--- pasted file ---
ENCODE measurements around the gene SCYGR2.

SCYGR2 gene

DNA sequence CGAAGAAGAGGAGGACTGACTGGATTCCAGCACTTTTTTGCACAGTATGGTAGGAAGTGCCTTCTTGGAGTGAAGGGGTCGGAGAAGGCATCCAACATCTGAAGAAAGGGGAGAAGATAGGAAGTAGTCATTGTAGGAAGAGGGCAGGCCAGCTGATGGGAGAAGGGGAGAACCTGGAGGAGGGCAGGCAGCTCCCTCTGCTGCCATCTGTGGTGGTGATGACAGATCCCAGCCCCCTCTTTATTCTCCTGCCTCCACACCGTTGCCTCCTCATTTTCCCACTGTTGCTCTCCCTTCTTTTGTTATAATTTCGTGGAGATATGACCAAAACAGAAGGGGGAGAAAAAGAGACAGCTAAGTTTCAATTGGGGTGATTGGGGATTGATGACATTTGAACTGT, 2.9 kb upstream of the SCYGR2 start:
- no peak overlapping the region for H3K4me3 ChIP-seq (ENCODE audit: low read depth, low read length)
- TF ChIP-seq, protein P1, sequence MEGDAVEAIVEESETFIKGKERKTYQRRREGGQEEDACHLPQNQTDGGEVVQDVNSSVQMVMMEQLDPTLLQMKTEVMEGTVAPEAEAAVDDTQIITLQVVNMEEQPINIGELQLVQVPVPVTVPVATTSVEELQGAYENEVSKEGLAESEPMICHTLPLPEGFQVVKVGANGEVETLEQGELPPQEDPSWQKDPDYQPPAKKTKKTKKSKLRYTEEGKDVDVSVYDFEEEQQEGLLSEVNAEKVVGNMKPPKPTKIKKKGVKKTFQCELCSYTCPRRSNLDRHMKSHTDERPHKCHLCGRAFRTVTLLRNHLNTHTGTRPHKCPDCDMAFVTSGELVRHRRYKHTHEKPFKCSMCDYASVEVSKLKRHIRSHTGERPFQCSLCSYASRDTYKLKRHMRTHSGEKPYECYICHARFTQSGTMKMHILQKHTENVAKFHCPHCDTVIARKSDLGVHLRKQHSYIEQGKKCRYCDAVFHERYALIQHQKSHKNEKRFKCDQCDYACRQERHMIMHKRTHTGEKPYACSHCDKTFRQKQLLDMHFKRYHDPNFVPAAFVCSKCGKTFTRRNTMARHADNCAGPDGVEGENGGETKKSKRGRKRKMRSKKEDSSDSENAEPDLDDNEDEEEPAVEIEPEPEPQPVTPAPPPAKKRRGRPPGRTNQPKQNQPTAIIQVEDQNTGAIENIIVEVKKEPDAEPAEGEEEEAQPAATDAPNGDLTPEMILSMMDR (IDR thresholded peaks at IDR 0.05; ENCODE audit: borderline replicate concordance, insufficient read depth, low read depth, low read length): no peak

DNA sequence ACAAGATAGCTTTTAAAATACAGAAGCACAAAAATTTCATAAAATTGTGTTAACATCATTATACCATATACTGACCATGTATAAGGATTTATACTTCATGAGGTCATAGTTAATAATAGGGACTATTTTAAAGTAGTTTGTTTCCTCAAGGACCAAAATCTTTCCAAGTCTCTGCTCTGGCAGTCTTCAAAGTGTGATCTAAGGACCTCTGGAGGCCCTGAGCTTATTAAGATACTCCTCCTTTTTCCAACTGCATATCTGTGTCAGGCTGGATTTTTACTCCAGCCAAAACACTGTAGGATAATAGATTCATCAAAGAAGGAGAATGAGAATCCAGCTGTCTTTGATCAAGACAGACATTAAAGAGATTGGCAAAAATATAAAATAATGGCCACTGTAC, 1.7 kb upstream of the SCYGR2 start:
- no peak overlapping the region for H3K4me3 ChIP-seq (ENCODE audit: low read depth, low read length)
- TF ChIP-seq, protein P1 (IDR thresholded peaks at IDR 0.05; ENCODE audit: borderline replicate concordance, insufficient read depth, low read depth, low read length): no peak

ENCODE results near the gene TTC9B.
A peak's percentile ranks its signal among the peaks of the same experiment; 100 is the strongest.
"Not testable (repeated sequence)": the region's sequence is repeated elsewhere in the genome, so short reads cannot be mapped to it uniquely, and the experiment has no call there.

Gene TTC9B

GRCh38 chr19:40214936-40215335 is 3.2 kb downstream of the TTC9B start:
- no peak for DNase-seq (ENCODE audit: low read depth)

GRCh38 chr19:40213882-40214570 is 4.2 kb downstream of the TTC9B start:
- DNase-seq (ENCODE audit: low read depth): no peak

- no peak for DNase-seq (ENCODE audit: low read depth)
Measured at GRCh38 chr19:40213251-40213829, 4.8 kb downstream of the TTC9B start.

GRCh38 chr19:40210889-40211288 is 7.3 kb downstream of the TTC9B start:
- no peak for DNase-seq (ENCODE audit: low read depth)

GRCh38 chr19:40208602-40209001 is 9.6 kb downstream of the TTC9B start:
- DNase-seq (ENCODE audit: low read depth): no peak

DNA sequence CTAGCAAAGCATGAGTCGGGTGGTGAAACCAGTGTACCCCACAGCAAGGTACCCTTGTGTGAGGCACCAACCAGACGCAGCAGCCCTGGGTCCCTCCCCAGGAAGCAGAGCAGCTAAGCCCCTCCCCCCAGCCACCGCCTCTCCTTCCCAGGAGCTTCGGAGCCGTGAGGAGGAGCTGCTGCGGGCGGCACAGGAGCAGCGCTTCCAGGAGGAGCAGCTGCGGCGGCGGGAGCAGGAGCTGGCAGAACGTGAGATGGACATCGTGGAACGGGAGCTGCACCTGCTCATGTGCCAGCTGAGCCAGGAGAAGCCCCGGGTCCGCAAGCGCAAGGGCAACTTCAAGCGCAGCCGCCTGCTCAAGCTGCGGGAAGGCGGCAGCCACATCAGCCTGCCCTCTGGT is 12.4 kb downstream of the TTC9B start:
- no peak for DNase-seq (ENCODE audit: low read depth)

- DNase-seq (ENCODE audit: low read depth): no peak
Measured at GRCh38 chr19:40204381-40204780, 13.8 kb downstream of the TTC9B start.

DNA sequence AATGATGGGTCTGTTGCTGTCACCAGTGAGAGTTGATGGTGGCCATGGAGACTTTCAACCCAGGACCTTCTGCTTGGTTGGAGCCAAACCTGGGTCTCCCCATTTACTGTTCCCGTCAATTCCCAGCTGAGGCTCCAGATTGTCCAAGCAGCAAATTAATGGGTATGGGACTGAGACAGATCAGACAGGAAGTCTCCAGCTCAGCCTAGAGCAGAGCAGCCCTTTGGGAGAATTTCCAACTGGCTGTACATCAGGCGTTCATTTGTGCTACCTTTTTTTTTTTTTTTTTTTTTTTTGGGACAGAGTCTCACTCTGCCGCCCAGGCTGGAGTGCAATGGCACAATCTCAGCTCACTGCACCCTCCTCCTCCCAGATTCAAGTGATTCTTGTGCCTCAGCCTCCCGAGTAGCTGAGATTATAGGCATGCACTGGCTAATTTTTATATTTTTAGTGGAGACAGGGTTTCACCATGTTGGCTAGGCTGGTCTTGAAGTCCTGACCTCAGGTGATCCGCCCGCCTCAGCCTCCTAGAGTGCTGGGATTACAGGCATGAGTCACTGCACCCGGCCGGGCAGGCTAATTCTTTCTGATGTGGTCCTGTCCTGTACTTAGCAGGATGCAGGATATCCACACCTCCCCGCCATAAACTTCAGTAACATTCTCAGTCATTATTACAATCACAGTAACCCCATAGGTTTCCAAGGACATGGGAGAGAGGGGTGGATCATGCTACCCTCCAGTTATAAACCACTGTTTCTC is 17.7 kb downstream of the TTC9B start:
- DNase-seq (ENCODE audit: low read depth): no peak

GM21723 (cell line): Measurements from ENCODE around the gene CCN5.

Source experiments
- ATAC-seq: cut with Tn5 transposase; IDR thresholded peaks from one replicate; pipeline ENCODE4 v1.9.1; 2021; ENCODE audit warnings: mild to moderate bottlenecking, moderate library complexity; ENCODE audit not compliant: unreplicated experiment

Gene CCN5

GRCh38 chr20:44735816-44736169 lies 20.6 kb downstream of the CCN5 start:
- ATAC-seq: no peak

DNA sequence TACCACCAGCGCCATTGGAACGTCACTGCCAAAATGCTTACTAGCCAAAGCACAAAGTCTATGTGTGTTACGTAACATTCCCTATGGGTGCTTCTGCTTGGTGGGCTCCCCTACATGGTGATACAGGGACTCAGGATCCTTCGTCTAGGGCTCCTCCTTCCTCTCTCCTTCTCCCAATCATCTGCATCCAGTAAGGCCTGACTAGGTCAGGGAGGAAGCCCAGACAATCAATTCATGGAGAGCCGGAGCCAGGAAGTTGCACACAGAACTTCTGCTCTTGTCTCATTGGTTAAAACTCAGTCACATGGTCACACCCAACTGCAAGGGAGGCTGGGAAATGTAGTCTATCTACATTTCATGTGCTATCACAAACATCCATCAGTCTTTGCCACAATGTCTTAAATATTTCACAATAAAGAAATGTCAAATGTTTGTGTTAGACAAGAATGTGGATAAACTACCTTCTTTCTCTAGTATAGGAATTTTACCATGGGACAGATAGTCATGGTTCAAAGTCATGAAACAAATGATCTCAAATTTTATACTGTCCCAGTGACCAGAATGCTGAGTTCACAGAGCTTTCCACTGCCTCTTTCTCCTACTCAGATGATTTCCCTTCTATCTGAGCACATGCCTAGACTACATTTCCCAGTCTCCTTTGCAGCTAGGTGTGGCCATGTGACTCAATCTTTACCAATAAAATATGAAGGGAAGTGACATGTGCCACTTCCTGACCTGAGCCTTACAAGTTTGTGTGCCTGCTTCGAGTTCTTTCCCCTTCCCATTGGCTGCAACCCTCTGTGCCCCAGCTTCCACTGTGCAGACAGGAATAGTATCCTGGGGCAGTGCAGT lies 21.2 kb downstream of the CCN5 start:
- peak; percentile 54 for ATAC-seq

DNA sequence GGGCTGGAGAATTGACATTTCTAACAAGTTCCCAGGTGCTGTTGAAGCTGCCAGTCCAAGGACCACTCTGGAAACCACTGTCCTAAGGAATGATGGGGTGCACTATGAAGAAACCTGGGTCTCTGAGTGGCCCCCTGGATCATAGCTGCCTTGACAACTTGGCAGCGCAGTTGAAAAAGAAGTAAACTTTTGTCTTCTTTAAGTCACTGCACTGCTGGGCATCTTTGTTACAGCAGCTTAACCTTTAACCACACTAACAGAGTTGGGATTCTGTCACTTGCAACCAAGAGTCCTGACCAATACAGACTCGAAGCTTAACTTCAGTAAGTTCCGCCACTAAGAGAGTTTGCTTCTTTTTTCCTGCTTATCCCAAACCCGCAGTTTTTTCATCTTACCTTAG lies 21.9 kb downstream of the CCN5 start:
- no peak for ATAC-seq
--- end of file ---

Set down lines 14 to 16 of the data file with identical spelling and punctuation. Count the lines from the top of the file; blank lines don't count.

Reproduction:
- no peak for DNase-seq (ENCODE audit: low read depth)

GRCh38 chr19:40213882-40214570 is 4.2 kb downstream of the TTC9B start:
- DNase-seq (ENCODE audit: low read depth): no peak